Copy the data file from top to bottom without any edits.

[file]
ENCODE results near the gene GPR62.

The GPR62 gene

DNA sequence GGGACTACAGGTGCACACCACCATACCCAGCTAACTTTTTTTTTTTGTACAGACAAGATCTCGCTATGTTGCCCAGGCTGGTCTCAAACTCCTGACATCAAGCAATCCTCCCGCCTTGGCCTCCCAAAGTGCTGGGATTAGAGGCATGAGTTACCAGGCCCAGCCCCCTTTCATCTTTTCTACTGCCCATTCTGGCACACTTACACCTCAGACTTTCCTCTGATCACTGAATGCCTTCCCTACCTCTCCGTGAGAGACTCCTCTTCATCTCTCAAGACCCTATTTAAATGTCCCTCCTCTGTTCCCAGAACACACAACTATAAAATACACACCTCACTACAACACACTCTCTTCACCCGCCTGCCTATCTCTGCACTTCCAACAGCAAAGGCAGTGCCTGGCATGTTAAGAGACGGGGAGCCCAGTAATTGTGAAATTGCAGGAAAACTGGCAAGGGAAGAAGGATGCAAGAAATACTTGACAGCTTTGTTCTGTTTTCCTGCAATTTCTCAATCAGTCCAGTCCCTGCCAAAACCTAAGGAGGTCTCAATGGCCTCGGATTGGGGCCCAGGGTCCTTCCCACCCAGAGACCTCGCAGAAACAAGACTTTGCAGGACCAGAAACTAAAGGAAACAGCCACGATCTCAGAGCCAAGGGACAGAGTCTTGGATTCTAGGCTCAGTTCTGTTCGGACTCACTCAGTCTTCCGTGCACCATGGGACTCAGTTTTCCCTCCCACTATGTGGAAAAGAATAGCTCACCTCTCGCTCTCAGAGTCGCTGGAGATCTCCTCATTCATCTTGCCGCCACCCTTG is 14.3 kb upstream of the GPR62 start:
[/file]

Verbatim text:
ENCODE results near the gene GPR62.

The GPR62 gene

DNA sequence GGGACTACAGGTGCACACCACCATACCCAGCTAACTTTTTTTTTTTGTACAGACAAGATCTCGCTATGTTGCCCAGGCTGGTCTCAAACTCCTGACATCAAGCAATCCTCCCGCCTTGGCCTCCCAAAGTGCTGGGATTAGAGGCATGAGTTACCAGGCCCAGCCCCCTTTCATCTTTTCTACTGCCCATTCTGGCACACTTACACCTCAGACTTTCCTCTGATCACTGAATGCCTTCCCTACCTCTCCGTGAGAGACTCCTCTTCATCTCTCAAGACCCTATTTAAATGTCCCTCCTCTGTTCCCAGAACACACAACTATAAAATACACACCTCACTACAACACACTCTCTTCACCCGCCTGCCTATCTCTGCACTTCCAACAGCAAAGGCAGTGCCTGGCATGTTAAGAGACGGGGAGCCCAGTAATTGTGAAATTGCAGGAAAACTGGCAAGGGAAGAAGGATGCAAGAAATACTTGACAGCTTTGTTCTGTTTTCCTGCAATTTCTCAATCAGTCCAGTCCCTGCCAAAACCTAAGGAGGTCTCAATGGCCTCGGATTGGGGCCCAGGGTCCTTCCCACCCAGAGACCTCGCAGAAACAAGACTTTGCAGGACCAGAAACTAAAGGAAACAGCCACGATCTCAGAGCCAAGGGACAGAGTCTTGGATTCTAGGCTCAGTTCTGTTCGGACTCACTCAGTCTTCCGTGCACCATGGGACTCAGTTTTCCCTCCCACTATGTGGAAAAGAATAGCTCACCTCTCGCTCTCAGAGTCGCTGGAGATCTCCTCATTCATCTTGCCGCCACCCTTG is 14.3 kb upstream of the GPR62 start: